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I am trying to understand what happen when an assembly statement is read by the processor. The machine is Intel 8088 and the statement is

MOV AX, [100]

Assuming the data code register (CS) has the value of 0xA1B2 (16-bit), does the assembly line says that Instruction Pointer (IP) has the value of 100? Is that hex or decimal?

Assuming that the value inside [] is decimal, I will write 100 = 0x64. Then the physical address is calculated by

A1B20 + 64 = A1B84

So the processor put the 0xA1B84 on the address bus (which is 20-bit wide). Since the 8088 reads two bytes, it will put the content of 0xA1B84 and 0xA1B85 on the data bus and deliver it to the processor. Is the following figure correct? The result is 1000,0110,0011,1010 (note the MSB and LSB)

|                   |
+-------------------+
|                   |    <--   0x0A1B2 (start of CS)
+-------------------+
|                   |   
//                 //   
|                   |   
+-------------------+
| 0011     1010     |    <--   0xA1B84
+-------------------+
| 1000     0110     |
+-------------------+
| 0101     1001     |    <--   0xA1B86
+-------------------+
|                   |
//                 //
|                   | 

Another problem is that a programmer may want to use an odd offset. For example

MOV AX, [101]

Then the physical address will be A1B20 + 65 = A1B85. Then reading two bytes, Will read 1000,0110,0101,1001 (according to the above figure) and a 16-bit content from 0xA1B86. How than is justified? What is word boundary then? I mixed them up!

  • Have you read any tutorials or books describing x86 assembly language and/or x86 architecture? With mov ax, [100], the IP is an instruction pointer, so 100 is not in the IP, since that's data. In this case, address 100 decimal (as determined by the assembler you are using) is read from the data segment which is in the DS register. In other words, if the DS contains 0x1000, then this will read the word from location (0x1000 * 16) + 100(d) or address 0x10064 and put that result into AX. If you're wondering what * 16 is about, read up on the x86 architecture. – lurker Sep 28 '15 at 16:13
  • @mahmood whether the machine is Intel 8088 or 8086 isn't relevant to the question. It doesn't matter if the data arrives as two 8-bit values or as one 16-bit value. – Weather Vane Sep 28 '15 at 16:45
  • @mahmood - The x86 family of processors will read your data even if you use an unaligned address. Possibly by issuing more than one read, and discarding some bytes. For the 8088 it doesn't matter much, as it reads single bytes anyway. – Bo Persson Sep 28 '15 at 17:42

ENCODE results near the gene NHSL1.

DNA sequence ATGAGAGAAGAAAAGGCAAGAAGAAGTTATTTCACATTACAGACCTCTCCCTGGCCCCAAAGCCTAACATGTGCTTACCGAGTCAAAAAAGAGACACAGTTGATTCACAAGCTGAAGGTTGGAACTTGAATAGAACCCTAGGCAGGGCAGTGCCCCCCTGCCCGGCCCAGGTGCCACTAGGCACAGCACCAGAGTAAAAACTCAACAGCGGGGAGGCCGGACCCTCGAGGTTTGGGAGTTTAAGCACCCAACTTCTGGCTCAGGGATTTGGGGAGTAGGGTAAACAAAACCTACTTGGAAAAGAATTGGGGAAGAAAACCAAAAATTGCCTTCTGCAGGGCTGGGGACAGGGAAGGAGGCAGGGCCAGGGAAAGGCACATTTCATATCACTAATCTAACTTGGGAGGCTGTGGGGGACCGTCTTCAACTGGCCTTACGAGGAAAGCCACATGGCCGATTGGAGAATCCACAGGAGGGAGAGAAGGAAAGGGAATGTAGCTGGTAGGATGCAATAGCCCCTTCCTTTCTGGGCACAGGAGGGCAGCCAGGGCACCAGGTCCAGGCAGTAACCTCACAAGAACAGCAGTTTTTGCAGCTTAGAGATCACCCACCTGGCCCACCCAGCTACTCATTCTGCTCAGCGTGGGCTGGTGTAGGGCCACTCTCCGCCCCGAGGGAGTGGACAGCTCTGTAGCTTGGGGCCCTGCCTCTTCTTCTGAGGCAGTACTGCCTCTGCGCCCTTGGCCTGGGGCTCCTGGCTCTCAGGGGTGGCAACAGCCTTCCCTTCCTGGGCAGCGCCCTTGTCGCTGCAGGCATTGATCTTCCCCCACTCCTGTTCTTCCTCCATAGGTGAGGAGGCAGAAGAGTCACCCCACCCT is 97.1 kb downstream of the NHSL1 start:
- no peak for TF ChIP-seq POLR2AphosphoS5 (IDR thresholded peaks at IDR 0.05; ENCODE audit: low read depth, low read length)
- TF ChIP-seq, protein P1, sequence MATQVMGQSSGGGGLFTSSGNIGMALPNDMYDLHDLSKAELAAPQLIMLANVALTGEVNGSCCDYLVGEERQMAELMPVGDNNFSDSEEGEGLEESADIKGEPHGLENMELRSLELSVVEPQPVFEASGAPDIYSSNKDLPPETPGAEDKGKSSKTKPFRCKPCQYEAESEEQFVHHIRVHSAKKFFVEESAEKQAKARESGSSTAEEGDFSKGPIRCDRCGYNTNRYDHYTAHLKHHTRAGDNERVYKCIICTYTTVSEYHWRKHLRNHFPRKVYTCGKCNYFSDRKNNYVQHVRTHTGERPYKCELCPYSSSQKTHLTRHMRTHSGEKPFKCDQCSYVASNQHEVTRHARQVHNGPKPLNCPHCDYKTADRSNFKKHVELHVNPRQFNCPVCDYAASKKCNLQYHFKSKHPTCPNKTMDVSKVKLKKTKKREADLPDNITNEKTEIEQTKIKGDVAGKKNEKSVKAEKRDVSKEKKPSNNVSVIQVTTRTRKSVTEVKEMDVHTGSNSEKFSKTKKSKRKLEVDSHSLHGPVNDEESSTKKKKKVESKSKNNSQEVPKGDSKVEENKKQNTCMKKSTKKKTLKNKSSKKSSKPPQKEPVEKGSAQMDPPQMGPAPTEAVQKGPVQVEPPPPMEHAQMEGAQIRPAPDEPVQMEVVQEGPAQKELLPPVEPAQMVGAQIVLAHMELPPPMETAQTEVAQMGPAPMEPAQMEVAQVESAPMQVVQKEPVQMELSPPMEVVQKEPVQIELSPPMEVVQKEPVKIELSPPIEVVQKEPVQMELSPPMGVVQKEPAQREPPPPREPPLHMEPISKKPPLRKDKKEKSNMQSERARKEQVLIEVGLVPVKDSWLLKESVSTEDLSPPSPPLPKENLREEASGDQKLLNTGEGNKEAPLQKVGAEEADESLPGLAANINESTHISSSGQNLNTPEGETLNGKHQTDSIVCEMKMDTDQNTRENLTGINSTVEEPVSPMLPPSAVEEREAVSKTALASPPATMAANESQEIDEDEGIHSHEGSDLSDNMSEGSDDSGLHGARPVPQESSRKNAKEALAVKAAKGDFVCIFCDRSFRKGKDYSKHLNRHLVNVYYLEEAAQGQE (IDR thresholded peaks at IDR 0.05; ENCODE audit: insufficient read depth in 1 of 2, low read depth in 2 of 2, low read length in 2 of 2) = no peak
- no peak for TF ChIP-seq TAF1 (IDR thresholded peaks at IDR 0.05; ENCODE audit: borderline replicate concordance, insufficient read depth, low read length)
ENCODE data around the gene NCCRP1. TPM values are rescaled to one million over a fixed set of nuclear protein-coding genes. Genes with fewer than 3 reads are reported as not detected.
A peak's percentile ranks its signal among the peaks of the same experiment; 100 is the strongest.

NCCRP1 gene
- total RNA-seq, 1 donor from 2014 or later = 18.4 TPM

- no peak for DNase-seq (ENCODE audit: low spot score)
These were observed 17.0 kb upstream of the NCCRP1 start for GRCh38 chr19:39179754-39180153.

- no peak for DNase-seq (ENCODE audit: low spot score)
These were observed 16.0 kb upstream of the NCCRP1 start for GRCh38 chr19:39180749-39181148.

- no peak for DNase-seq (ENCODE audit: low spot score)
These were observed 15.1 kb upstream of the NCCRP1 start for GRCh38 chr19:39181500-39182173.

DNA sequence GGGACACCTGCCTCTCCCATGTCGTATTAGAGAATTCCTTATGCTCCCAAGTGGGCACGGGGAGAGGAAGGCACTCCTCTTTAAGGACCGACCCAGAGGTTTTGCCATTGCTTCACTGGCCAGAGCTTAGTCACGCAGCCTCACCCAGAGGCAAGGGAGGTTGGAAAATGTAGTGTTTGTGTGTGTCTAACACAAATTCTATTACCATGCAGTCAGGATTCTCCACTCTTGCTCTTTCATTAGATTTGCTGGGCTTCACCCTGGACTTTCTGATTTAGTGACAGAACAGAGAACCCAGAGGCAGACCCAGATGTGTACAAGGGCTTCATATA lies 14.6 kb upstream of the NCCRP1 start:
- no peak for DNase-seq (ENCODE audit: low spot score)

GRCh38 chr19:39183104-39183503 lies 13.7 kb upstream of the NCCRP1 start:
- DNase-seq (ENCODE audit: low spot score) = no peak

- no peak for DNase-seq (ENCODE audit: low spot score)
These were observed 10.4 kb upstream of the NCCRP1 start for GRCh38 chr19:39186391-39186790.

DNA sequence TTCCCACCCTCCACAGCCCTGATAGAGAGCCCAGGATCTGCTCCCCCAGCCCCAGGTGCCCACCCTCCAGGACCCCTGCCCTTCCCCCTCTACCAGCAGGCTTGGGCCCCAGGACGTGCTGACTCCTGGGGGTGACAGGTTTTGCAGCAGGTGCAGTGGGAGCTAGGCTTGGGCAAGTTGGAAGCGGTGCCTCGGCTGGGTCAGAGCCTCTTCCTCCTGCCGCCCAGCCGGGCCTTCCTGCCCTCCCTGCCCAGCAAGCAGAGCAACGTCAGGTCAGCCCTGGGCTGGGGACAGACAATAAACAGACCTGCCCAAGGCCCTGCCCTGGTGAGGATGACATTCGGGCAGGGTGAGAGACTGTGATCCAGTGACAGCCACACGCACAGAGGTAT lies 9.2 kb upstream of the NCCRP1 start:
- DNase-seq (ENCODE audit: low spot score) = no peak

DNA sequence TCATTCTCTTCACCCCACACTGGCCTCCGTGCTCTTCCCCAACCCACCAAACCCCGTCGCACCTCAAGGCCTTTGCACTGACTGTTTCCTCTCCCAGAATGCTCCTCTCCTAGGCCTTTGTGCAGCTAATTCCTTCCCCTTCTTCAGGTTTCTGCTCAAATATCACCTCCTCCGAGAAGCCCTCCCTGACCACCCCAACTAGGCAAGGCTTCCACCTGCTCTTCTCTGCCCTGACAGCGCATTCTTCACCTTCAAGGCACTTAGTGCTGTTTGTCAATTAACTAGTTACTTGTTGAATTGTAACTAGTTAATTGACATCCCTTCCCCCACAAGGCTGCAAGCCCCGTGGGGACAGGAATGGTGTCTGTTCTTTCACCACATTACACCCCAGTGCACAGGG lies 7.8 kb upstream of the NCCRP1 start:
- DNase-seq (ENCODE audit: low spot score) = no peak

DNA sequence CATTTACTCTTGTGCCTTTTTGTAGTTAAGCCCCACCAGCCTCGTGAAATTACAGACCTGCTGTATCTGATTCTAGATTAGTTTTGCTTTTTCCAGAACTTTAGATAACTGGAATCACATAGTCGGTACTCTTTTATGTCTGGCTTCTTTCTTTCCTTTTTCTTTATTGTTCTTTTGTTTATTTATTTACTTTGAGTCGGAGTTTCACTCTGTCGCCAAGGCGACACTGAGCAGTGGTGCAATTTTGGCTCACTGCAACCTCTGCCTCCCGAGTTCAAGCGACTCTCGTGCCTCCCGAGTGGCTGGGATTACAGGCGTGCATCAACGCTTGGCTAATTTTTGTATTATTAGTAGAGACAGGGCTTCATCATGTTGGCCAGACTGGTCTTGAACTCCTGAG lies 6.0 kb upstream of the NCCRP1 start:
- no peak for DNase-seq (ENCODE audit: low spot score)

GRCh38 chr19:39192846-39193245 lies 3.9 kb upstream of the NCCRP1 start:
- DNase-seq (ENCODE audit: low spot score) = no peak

• we can assume 100 is decimal here, but understand that assembly language is defined by the assembler, and no reason to assume that from one assembler to the next the same default assumption is used. the only thing that has to be consistent from one assembly language to the next for the same target, is the machine code matches the target. – old_timer Sep 28 '15 at 18:08
3

The instruction MOV AX, [100] has no effect on the IP register (other than the fact that IP updated to point to the following instruction after executing it as normal). The memory reference [100] is relative to the DS register not the CS register.

Reading a 16-bit value from an odd address works the same as from an even address. The first byte becomes the lower order byte of the value, the second byte becomes the higher order byte of the value.

Since the displacement in memory operands is 16 bits wide a number in the range of 0-65535 can be used. An array of up to 65536 bytes in size can accessed directly using a memory operand like this, but it's possible to access larger arrays using segment arithmetic and loading a new segment value.

  • Yes, I mixed up things.... [] is not related to CS:IP. Let me update the post and I will ask more since the odd/even addresses have not been resolved for me yet. – mahmood Sep 28 '15 at 17:06
  • @mahmood You're not allowed to change your question so that it would invalidate answers by turning it into a different question. – Ross Ridge Sep 28 '15 at 17:14
  • OK I left that intact. Please note the last line in my question. – mahmood Sep 28 '15 at 17:16
  • @mahmood The second paragraph in most post above answers the last line in your question. If you don't understand it, it would help to know what you don't understand about it. Do you know what lower order and higher order means? – Ross Ridge Sep 28 '15 at 17:35

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